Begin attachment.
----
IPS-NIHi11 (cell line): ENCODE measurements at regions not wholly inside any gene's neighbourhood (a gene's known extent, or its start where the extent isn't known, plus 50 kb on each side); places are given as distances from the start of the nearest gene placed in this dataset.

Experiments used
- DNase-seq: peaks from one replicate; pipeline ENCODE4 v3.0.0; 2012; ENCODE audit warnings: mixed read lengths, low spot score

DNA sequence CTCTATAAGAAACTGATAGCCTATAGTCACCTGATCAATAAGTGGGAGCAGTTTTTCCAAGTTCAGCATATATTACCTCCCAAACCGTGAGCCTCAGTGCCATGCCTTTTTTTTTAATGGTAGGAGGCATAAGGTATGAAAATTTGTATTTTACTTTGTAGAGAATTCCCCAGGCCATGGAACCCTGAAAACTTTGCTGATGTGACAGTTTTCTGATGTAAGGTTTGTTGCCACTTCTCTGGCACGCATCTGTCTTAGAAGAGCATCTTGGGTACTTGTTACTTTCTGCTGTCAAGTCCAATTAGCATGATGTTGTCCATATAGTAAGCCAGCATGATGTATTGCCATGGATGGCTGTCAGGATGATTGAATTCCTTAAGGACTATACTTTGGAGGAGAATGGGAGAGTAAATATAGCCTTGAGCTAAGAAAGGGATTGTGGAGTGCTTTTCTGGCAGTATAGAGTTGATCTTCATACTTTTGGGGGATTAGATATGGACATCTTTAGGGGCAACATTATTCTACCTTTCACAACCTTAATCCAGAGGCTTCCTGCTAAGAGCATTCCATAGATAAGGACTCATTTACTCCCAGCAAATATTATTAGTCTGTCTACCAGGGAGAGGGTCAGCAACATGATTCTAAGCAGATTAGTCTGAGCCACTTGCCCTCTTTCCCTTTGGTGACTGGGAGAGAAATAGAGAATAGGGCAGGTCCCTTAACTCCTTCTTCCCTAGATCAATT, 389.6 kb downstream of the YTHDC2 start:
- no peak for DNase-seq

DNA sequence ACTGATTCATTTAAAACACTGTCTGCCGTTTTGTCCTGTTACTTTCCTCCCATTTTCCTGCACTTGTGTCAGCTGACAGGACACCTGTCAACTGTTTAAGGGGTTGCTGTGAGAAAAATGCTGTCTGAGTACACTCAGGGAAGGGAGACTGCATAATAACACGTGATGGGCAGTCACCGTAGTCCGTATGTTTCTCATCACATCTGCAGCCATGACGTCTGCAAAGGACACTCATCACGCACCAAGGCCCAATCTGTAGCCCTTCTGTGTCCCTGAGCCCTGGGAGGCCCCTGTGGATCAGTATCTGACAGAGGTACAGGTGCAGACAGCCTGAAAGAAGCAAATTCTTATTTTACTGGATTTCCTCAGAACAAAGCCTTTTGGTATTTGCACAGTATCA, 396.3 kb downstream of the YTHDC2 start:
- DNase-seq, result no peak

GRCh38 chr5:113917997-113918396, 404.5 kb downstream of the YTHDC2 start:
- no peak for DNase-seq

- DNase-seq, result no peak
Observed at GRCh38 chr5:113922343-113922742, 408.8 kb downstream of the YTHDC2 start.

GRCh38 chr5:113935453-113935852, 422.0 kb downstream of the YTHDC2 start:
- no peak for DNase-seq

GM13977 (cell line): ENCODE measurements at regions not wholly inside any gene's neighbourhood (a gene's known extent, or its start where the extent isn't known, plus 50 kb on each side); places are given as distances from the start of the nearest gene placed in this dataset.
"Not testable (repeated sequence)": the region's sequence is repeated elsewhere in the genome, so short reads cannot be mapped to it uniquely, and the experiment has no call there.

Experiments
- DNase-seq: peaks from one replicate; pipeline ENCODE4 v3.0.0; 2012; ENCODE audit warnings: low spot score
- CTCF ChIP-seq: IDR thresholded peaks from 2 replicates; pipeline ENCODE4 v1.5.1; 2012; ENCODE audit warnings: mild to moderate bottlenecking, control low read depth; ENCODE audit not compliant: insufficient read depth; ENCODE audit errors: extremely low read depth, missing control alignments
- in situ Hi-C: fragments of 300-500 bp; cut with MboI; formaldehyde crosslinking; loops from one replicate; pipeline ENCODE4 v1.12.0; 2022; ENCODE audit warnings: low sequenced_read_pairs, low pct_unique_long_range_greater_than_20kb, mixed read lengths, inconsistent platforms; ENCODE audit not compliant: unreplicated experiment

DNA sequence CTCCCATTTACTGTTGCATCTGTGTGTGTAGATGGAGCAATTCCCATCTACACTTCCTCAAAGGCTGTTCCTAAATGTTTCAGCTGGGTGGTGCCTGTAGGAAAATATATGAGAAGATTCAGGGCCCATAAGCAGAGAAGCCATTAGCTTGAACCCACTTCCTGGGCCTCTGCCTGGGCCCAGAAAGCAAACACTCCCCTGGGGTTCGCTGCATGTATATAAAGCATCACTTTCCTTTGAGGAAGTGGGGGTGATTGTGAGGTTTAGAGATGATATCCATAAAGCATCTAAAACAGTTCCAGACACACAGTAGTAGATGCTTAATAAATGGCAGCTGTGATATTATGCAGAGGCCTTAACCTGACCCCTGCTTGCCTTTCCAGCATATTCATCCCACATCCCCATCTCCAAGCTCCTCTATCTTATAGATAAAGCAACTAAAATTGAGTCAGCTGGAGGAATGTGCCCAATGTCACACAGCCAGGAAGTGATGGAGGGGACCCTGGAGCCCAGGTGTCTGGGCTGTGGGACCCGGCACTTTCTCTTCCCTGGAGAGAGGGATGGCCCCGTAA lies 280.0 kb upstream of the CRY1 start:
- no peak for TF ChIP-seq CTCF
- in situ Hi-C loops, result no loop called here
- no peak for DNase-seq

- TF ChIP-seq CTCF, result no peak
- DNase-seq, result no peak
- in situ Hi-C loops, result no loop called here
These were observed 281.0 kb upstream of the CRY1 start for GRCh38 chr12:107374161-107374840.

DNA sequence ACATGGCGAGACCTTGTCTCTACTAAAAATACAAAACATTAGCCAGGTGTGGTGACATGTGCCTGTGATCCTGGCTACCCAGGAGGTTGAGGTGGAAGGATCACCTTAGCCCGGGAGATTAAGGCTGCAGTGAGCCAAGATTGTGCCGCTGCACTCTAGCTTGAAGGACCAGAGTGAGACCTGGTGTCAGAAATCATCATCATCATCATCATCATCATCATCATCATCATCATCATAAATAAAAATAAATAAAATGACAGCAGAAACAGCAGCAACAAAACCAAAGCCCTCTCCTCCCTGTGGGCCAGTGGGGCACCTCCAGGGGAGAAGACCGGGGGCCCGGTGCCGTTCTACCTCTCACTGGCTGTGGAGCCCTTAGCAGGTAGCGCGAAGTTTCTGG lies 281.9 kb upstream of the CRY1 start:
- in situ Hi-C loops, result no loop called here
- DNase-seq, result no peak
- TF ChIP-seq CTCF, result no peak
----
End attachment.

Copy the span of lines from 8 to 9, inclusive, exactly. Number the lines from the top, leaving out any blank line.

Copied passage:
GRCh38 chr5:113917997-113918396, 404.5 kb downstream of the YTHDC2 start:
- no peak for DNase-seq